Who doesn't want to be part of a club?
I didn't, so for the majority of my first year I spent that time brooding to myself, stubbornly expecting things to come to me. Alas, they did not, which left me with a lack of friends and very little interests. As a former hobby enthusiast, I knew this would just not do, so after a long hiatus, I decided it was time to venture out and explore the big-wide-world of Hikuwai Plaza on a Thursday afternoon.
Sunny and relaxed would best describe the feeling, kind of like your dad's old Hawaiian shirt that you ‘borrowed', and that you wouldn't mind spilling punch on at a party. With a skip in my step and a beat in my heart, I was ready to sign my name up to a multitude of societies and then forget to show up to the first meeting the next day.
Upon arrival I've got to say, I really liked what they did with the place. Banners and flyers littered the walls, marquees were decoratively done-up all around the outskirts of the plaza, and friendly faces were greeting you at every instance.
Here's when I would've originally turned a blind eye and sauntered off, muttering to myself about ‘institutionalized bullshit' and that I ‘don't need no affiliation'. However, this was no longer my purpose. I was here to make friends, goddammit. And befriend I did. In a modest crowd of students either in between or skipping out on lectures, I finally felt in a place that I belonged, rather than the usual rejection of harsh university realities.
It didn't take long for people to start mingling and engaging in the diverse range of club-orientated activities. From music groups to hiking guilds, sporting pursuits through to cultural unions, each and every facet of the university was on display at clubs’ day.
In a definite act of courage, I mustered up the strength to get talking to some curious individuals; one young man described his experience to me as so far "pretty good", and that "hopefully it doesn't rain." I couldn't have agreed more, and apart from the occasional drizzle, the weather kept itself together well enough for nobody to go ducking for cover.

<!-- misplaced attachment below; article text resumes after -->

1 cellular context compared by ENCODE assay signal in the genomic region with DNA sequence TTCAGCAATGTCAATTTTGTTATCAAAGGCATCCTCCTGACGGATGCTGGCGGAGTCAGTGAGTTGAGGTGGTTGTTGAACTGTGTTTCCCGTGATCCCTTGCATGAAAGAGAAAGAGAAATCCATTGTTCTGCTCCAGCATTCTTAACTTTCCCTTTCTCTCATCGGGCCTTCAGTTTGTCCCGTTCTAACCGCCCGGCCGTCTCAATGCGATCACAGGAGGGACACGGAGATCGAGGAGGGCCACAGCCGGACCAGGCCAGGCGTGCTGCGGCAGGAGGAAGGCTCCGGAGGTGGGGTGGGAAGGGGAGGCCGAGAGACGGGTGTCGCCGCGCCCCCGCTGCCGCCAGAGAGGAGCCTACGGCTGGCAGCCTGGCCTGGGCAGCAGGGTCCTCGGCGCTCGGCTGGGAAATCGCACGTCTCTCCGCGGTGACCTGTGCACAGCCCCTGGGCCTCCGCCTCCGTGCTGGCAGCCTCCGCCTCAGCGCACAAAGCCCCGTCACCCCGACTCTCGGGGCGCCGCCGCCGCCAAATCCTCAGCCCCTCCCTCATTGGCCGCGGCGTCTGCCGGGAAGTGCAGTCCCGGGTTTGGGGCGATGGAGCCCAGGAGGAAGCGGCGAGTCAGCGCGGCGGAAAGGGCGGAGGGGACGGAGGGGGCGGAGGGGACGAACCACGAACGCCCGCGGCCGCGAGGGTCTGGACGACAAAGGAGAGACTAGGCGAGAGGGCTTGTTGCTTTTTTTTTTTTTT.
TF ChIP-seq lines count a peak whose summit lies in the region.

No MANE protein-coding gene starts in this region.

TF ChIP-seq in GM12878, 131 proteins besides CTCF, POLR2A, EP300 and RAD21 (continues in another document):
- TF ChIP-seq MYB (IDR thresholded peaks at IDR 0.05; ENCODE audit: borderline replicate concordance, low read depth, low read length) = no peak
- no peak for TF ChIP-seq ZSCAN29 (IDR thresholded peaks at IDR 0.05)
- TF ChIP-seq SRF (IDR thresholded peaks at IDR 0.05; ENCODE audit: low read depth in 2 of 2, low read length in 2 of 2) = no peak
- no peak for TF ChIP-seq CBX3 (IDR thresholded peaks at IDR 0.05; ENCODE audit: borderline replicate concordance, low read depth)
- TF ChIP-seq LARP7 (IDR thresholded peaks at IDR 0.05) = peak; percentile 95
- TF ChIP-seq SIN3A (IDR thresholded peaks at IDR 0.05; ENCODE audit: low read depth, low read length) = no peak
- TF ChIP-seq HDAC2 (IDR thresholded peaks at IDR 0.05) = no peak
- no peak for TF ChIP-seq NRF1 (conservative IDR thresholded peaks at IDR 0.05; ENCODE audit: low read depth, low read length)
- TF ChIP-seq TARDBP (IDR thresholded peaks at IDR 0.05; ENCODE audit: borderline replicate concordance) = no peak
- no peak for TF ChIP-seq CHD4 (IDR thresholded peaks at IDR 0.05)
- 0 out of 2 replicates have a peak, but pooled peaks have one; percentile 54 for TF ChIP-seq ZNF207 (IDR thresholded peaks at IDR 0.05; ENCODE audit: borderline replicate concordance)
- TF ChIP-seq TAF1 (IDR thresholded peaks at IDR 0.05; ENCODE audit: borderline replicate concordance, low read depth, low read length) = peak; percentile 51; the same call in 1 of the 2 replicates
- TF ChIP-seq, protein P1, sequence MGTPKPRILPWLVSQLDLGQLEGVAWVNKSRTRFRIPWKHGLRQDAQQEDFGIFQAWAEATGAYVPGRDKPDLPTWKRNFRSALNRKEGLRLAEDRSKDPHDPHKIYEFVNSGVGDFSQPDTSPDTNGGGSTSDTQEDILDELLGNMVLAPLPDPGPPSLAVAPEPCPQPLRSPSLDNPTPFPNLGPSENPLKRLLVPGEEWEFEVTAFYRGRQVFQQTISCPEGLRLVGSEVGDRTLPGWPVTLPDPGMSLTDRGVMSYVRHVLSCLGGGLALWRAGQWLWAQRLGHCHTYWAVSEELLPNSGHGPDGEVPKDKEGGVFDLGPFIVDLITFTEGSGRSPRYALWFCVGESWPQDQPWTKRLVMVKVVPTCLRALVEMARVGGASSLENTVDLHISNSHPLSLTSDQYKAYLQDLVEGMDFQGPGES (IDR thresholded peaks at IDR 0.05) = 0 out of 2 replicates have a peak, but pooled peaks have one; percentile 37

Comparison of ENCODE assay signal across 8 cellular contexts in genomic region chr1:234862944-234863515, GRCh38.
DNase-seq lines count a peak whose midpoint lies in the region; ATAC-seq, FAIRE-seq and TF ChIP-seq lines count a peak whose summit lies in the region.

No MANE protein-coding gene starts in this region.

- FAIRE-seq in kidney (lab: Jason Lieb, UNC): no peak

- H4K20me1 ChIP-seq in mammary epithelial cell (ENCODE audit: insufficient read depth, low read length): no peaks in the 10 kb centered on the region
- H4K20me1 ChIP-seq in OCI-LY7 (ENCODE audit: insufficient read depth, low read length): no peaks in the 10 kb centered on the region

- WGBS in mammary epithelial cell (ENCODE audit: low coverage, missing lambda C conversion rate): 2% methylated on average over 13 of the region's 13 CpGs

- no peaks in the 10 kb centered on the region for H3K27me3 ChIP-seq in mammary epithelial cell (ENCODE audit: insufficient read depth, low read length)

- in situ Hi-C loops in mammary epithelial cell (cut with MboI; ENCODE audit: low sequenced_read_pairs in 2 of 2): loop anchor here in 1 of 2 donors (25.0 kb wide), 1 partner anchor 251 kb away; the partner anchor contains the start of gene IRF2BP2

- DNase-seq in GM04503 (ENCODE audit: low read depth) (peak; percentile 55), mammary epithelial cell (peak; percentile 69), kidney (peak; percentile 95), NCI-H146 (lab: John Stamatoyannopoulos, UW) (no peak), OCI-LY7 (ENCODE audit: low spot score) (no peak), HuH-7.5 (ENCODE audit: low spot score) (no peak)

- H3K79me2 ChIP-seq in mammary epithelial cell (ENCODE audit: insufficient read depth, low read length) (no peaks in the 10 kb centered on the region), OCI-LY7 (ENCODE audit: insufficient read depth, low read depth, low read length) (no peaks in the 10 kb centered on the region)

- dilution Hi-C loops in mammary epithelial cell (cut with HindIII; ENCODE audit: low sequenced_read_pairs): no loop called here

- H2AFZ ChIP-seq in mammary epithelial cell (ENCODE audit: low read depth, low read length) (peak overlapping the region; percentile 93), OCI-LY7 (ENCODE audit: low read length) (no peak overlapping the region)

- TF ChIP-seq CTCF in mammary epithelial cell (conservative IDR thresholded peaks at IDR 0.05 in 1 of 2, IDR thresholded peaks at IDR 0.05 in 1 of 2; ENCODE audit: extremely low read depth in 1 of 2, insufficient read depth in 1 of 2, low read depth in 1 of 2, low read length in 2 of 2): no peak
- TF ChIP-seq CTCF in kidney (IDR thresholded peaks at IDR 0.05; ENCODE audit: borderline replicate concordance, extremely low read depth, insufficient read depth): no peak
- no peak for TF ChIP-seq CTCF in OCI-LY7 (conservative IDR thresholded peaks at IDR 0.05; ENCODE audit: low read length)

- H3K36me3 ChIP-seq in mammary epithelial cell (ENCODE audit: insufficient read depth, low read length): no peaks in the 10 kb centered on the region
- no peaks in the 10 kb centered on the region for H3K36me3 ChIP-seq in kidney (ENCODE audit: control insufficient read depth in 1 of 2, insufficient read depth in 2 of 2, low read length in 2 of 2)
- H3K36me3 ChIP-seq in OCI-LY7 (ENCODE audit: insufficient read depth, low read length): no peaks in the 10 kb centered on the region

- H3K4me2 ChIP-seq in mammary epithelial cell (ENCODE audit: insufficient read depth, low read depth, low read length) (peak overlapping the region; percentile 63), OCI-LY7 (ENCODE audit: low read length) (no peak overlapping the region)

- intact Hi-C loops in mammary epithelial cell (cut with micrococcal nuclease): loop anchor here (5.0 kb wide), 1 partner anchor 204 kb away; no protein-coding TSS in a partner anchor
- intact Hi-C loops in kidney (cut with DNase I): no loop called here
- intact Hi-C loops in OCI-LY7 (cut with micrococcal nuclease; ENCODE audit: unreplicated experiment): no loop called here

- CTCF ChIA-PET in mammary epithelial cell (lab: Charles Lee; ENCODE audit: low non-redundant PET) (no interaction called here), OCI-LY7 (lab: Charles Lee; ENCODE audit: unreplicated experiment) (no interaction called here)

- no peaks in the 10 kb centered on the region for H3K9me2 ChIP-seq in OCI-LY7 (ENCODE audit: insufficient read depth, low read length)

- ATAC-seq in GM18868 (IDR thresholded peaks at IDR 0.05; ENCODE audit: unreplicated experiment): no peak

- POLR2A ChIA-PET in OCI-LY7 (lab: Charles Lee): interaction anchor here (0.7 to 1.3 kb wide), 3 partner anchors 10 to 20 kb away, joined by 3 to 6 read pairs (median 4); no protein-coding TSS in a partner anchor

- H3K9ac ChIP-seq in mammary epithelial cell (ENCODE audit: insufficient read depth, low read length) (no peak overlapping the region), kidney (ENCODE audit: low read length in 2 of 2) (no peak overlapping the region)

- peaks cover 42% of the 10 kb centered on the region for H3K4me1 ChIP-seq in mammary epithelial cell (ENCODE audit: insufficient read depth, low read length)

It was time for me to go find my niche, the people that would click with me the most, so that I could cling to them forever.
I got a chance to interact with a couple of club enthusiasts. I had a sizeable chat with Yasim from Out@AUT, a social group for rainbow students, where I dropped in politely asking about the events they have and services on offer. From the Big Gay Out to Pride Parade, it's safe to say AUT has a dedicated community of supported LGBTTI+ students.
Here's a few things that I started noticing: anyone from absolutely anywhere felt like a part of the expo. There was no exclusion, no outcasts, no frowns, all smiles. Pair that with an ample supply of free food and you have yourself a winner of a clubs’ day.
With a handful of nick-nacks and a bucket's worth of fruit bursts stuffed into my pockets, I would say that clubs’ day was a great success. It may not have had the same hype as O-Week, but it's hard to get students out in numbers once they've realised Jacinda's first free year of tertiary education isn't all that it's cracked up to be.
If there's one thing I took away most of all from the day, it's that you've got to put yourself out there, explore the vibrant opportunities and get involved in a diverse range of activities on offer at AUT to really make the most of your student experience.
Clubs’ day, overall, was a good day.